For all you French speakers out there living in NY, this sounds like a really interesting event:
The 100th anniversary of Gallimard
Monday, January 24, 7:00 p.m.
Antoine Gallimard in conversation with Olivier Barrot (in French)
In 1988, Antoine Gallimard became the head of the Editions Gallimard, one of the world’s most prestigious publishing houses. He succeeded his father, Claude Gallimard who, himself, had followed his father, the founder of this venerable enterprise now celebrating its centennial year. Gallimard is a unique, independent house, boasting more Nobel Prize winners and Goncourt Prize novels than any other French publisher. In 22 years at its helm, Gallimard has both followed a singular tradition and kept his company young and forward looking into the 21st century. One of the most respected persons in his industry, Gallimard was elected President of the French National Publishers Syndicate in 2010.
Presented with the additional support of Sofitel, Open Skies, CulturesFrance, and the Cultural Services of the French Embassy.
La Maison Française
New York University
16 Washington Mews (corner of University Place), New York, NY 10003
Florence Gould Event (in French)
A Special Edition of French Literature in the Making
The biggest issues with books like The Subsidiary often have to do with their underpinnings—when we learn that Georges Perec wrote La Disparition without once using the letter E, we are impressed. Imagine such a task! It takes a high. . .
Following The Infatuations, Javier Marías’s latest novel seems, like those that have preceded it, an experiment to test fiction’s capacity to mesmerize with sombre-sexy atmospheres and ruminative elongated sentences stretched across windowless walls of paragraphs. Thus Bad Begins offers his. . .
Death by Water, Kenzaburo Oe’s latest novel to be translated into English, practically begs you to read it as autobiography. Like The Changeling, as well as many other works not yet released in English, Death by Water is narrated in. . .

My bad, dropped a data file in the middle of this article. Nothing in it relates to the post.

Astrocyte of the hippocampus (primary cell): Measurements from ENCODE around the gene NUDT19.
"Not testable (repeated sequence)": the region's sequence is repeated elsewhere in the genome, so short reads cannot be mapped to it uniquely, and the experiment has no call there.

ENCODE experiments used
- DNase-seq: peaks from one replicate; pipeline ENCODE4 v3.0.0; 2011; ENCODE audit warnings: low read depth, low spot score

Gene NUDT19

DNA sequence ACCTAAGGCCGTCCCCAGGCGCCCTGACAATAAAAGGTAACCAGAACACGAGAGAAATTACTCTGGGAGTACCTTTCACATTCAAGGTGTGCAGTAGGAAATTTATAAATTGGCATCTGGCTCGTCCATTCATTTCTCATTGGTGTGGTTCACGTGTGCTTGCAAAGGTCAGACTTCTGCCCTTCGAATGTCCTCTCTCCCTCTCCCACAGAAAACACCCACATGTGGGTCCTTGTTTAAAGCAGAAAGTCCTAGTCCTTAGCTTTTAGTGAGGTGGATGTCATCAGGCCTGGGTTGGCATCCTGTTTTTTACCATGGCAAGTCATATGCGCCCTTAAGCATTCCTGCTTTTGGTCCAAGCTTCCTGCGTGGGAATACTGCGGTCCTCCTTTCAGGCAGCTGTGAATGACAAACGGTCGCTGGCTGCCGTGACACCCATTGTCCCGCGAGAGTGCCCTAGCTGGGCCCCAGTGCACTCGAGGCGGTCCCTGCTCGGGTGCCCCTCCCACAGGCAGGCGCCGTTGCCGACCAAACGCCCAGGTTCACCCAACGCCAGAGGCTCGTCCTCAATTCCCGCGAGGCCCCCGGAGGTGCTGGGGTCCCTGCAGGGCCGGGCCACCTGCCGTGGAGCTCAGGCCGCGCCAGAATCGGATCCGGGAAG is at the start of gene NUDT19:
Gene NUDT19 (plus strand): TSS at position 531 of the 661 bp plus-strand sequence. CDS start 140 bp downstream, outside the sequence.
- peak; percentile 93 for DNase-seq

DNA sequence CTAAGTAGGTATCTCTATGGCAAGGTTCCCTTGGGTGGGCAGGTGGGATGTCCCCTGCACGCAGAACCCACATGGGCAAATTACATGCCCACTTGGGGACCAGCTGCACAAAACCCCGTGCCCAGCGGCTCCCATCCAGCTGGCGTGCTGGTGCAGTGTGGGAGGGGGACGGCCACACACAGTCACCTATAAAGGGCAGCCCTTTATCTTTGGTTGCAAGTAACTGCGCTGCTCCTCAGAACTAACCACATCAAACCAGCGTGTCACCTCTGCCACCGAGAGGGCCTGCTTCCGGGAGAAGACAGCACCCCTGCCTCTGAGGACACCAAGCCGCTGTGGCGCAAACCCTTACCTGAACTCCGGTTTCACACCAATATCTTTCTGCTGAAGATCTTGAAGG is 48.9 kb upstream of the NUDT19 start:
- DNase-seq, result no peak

Jocelyne Saucier’s Twenty-One Cardinals is about the type of unique, indestructible, and often tragic loyalty only found in families. For a brief but stunningly mesmerizing 169 pages, Twenty-One Cardinals invited me in to the haunting and intimate world of the. . .
We know so very little; so little that what we think to be knowledge is hardly worth reckoning with at all; instead we ought to settle for being pleasantly surprised if, on the edge of things, against all expectations, our. . .
Many of Virginie Despentes’s books revolve around the same central idea: “To be born a woman [is] the worst fate in practically every society.” But this message is nearly always packaged in easy-to-read books that fill you with the pleasure. . .
Ilja Leonard Pfeijffer’s La Superba is appropriately titled after the Italian city of Genoa, where, after escaping the pressures of fame in his own country, the semi-autobiographical narrator finds himself cataloguing the experiences of its mesmerizing inhabitants with the intention. . .
It took reading 44 pages of Intervenir/Intervene before I began to get a sense of what Dolores Dorantes and Rodrigo Flores Sánchez were up to. Recurring throughout these 44 pages—throughout the entire book—are shovels, shovel smacks to the face, lobelias—aha!. . .
As presaged by its title, contradiction is the theme of Peter Stamm’s novel, All Days Are Night. Gillian, a well-known television personality, remains unknowable to herself. And Hubert, a frustrated artist and Gillian’s lover, creates art through the process of. . .
It’s a rare and wonderful book that begins and ends with violence and humor. At the start of Etgar Keret’s The Seven Good Years, Keret is in a hospital waiting for the birth of his first child while nurses, in. . .